I have experimented with countless recipes searching for that perfect chocolate chip cookie. The characteristics of the perfect cookie are a very personal matter, and here are my preferences:
texture: chewy w. medium thickness --- everyone has their preference, and this is mine!
chocolate to cookie ratio: 50/50 --- I really enjoy having a lot of chocolate in every bite
chips vs. chunks: chunks --- I like sizeable pieces of chocolate in my cookie.
type of chocolate: bittersweet --- I like using Valrhona 61% extra bitter
nuts or other add-ins: NONE!!
With the above criteria in mind, this recipe is the closest I've come to experiencing CCC perfection. It's the "not so secret" secret recipe from Jacque Torres, and I'm sure many of you have read about this or already tried this at home. I've been making this recipe countless times, and have found that the following tips make this cookie absolutely perfect:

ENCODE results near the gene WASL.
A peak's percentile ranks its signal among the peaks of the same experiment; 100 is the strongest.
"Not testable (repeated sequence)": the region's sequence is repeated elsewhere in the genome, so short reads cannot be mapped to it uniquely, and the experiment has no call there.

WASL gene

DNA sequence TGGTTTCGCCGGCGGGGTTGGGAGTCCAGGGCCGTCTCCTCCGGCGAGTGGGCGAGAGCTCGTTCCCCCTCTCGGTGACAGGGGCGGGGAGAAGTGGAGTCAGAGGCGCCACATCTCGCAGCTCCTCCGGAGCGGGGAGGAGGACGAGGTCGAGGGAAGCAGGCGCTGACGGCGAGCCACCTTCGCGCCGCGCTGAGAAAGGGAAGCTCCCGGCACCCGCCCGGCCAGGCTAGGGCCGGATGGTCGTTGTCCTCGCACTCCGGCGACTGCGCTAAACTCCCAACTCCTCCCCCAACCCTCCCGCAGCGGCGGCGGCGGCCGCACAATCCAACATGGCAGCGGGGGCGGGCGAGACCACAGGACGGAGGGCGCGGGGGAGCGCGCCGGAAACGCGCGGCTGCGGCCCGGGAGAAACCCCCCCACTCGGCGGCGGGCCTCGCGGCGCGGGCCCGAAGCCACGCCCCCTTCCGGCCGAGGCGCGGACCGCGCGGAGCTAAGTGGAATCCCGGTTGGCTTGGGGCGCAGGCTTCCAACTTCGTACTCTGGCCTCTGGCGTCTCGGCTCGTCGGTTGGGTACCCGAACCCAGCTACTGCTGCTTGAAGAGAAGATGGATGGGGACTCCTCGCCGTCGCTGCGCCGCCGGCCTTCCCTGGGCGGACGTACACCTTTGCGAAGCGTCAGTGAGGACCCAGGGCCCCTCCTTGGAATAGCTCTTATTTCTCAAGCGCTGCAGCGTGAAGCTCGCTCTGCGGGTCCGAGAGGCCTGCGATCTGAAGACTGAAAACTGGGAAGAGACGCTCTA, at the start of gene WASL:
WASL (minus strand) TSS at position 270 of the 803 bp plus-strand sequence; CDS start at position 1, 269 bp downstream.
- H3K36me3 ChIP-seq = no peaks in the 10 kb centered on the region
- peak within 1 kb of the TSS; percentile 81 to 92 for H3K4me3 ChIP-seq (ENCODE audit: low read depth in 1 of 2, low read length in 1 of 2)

- Don't substitute the pastry and bread flours w. AP flour. I really believe that the combination of the pastry and bread flours give the cookie a nice slightly crunchy exterior giving way to a really tender middle.
- Hand chopped chocolate chunks, NOT premade chips - I will purchase a hunk of the best bittersweet chocolate that I can afford and hand cut them into chunks. The easiest method to chop a block of chocolate: nuke the block at 50% power for a few seconds, no more. It softens the chocolate just enough. Then take a large kitchen knife and chop away! Your effort will be rewarded with really nice ribbons of melted chocolate throughout the cookie.
- Chill the cookie dough at least 24 hours (I let my dough sit anywhere from 2-3 days) before baking. This is not for taste reasons that were recently written about in an article from NY Times (god forbid we're aging cookie dough. let's leave that for wine and cheese). IMHO, refrigeration makes a difference with the look and texture. I think the dough sets in a way so when you bake the cookies, you end up with the lovely wrinkles and folds as the balls of dough spread and bake. Until I encounter another recipe that will move mountains, I think have finally found my perfect chocolate chip cookie!